COVID Resources - NAPNAP

COVID Resources

As the COVID-19 pandemic continues to impact health and safety, the National Association of Pediatric Nurse Practitioners (NAPNAP) will continue to develop resources and curate information to support pediatric nurse practitioners, family nurse practitioners, other pediatric providers and patient families.

COVID Page Image 2022

White House/HHS Summit

We Can Do This Summit: Conversations on Encouraging COVID-19 Vaccinations is a virtual Summit featuring conversations among leading health care professionals, parents and community leaders about COVID vaccines.

20:53– 53:33 – First panel: Don’t let COVID get in the way: Getting Children 5-11 Vaccinated, includes NAPNAP President Dr. Andrea Kline-Tilford

COVID Immunization Guidance Children 5-11 Years Old

Resources Related to Children 5-11 Immunization

Resources Related to Children 6 months to 5 years Immunization

Additional News Resources

COVID-19 Vaccines for Adolescent Patients

To help you increase COVID-19 immunization rates in your practice and community, NAPNAP has developed a series of short videos to provide you with tools to effectively communicate with patient families about vaccine safety and efficacy, co-administering vaccines, vaccines for adolescents who have had COVID and vaccine hesitant families. Watch each video below or share the playlist with your colleagues.

NAPNAP Statements on COVID-19

Official statement on COVID-19 vaccine in children ages 5-11 years

Official statement on partnering with families and schools to promote safe return to in-person education

Download our templated letter for HCPs to send to local officials advocating for evidence-based mitigation strategies.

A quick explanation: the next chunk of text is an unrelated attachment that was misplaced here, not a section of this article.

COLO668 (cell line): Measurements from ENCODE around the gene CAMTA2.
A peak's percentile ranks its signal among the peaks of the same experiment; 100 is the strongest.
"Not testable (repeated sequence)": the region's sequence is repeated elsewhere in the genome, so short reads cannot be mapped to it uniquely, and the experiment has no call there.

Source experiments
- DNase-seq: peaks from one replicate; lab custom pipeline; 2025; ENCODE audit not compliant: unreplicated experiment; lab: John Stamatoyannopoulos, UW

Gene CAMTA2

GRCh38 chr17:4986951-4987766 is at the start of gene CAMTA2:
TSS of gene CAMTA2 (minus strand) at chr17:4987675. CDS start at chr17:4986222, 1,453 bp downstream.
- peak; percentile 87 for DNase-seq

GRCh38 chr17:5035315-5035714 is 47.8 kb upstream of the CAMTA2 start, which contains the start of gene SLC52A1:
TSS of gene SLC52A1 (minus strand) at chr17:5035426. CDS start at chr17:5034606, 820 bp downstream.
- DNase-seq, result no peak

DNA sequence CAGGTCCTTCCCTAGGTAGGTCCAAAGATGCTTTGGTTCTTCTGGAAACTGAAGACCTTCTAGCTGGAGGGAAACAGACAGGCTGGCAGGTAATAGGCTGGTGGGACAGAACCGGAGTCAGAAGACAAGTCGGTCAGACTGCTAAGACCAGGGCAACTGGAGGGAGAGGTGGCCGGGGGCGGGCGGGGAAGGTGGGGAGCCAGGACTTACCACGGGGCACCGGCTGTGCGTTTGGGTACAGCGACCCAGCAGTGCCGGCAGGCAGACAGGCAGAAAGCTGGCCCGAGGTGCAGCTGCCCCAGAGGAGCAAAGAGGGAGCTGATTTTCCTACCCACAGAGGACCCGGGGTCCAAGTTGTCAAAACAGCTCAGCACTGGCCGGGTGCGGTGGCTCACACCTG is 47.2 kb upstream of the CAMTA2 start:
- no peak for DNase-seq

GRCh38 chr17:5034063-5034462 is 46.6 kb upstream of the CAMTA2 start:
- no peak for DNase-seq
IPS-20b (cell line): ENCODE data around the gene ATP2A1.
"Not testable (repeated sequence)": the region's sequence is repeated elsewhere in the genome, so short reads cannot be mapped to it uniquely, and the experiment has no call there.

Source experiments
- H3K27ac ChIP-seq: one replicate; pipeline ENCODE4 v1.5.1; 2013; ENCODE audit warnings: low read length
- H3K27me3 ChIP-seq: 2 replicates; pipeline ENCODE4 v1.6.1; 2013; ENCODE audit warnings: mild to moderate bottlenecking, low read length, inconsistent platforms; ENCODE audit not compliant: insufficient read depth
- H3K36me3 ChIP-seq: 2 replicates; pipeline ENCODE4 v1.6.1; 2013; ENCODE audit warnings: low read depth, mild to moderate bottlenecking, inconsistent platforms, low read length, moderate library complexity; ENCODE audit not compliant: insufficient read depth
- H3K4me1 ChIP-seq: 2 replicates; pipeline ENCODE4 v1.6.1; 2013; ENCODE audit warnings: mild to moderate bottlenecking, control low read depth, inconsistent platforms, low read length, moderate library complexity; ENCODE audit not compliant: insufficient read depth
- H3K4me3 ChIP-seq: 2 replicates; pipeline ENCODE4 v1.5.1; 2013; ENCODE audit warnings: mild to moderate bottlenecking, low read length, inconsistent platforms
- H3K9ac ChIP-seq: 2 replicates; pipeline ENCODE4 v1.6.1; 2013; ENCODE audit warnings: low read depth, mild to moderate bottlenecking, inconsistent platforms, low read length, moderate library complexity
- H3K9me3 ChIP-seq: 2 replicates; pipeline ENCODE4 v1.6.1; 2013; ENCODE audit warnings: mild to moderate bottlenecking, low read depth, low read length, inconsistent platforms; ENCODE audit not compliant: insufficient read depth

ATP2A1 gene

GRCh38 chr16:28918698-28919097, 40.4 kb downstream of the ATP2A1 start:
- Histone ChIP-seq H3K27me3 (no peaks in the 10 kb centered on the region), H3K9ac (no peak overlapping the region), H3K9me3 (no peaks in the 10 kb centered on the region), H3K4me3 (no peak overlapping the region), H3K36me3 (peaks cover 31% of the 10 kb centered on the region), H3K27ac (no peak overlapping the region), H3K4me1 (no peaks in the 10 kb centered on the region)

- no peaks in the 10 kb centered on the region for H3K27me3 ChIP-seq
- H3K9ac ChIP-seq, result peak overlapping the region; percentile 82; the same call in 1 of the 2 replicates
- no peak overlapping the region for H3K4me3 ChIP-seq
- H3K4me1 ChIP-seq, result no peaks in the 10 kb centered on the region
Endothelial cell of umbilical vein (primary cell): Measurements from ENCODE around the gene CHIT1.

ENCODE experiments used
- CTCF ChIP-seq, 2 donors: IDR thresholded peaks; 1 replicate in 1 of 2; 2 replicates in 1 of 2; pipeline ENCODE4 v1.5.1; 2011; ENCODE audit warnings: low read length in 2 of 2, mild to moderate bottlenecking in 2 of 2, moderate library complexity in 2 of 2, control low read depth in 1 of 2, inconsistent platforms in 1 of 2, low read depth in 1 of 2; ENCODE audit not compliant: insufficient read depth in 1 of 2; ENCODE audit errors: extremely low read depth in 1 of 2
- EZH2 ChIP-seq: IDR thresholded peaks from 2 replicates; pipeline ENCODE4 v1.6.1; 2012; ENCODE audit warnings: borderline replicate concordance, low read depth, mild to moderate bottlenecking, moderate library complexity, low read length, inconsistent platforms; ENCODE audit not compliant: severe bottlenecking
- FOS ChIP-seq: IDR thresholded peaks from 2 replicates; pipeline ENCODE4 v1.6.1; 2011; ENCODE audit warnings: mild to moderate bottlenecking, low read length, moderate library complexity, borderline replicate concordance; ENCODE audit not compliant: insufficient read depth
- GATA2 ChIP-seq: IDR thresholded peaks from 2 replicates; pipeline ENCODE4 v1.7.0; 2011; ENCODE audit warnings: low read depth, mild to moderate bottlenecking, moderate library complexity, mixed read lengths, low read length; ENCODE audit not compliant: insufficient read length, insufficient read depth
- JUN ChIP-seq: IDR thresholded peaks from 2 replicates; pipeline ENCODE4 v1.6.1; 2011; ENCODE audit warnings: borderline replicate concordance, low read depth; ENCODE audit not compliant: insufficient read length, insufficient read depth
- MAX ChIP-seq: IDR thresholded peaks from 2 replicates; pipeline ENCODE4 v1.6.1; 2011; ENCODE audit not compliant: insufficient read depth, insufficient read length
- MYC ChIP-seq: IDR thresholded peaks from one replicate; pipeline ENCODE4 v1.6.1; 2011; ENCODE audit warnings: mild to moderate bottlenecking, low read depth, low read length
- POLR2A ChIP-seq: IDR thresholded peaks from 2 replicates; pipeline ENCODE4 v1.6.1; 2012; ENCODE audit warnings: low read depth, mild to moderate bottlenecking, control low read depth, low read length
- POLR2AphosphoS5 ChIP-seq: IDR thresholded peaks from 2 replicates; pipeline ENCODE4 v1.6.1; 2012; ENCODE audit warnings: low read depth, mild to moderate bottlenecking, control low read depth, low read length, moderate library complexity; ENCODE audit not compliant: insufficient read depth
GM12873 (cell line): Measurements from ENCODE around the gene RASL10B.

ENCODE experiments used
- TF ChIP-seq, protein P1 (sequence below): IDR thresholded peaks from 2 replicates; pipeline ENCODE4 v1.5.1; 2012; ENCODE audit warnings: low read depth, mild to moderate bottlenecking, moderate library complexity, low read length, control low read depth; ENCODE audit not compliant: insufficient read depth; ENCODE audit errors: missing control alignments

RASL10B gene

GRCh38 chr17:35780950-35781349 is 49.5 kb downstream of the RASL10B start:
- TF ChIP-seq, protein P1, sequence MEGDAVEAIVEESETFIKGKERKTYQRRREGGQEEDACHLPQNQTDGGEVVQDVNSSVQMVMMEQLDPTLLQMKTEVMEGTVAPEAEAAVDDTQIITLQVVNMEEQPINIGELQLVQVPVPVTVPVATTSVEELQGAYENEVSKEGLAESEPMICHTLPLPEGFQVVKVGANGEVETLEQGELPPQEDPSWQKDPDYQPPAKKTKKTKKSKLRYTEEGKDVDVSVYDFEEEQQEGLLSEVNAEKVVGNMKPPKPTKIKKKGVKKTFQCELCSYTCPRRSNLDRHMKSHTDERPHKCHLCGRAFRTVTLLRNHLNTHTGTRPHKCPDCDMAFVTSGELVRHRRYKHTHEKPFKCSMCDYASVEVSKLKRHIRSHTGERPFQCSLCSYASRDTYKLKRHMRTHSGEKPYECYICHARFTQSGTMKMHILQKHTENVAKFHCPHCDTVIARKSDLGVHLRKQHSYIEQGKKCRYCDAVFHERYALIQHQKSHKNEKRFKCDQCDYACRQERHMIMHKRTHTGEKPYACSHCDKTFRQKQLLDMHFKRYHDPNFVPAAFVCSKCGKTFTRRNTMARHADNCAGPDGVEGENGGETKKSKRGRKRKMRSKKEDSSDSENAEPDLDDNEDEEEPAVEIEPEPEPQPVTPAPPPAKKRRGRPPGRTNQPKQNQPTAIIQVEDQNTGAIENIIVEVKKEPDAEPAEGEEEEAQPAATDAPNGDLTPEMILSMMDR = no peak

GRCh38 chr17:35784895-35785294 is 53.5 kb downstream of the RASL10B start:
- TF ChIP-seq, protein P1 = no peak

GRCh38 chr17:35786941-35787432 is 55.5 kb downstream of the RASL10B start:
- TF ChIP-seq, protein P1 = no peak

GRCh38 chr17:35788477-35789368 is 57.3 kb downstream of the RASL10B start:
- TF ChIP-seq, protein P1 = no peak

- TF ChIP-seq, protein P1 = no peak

Download our templated letter for parents/caregivers to send to local officials advocating for evidence-based mitigation strategies.

Study: Exhausted and Burned Out: COVID-19 Emerging Impacts Threaten the Health of the Pediatric Advanced Practice Registered Nursing Workforce

Official statement calling for timely, efficient and equitable distribution of COVID-19 vaccines for children

Health Policy brief on Children’s Hospitals and Impact of COVID-19 – published in Journal of Pediatric Health Care

Association update on Government Relief Funds for Medicaid and CHIP Providers

Statement on Multisystem Inflammatory Syndrome in Children (MIS-C) Associated with COVID-19 Infection

TeamPeds Experts Live, Town Hall and Webinars

Help Immunize in Your Community

As the vaccine supply increases, volunteers are needed to immunize people in communities across the country. Learn how you can volunteer in your state.

Provider Resources

COVID-19 Communications: Promoting Prevention Measures and Vaccine Confidence – NFID

Strategies For Building Covid-19 Vaccine Confidence – The National Academies of Sciences, Engineering, Medicine

What Every Clinician Should Know about COVID-19 Vaccine Safety – CDC Dec. 14

Healthcare Professionals: Preparing for COVID-19 Vaccination – CDC

Use of Pfizer-BioNTech COVID-19 Vaccine: Clinical Considerations – CDC Dec. 12

COVID-19 and Flu Vaccine FAQ

Q: Can someone who is COVID positive get their influenza vaccine?
A: Yes, once their 10 day isolation is complete so that there isn’t unnecessary exposure to health care providers

Q: Is there a recommendation regarding how soon after a COVID-19 positive test should a person receive the influenza or other vaccine?
A: CDC recently addressed this on a call stating that patients who tested positive for COVID-19 should wait until they are finished with their isolation period to get their flu shot so as to not expose healthcare workers. However, once they are off isolation, they can get a flu shot then.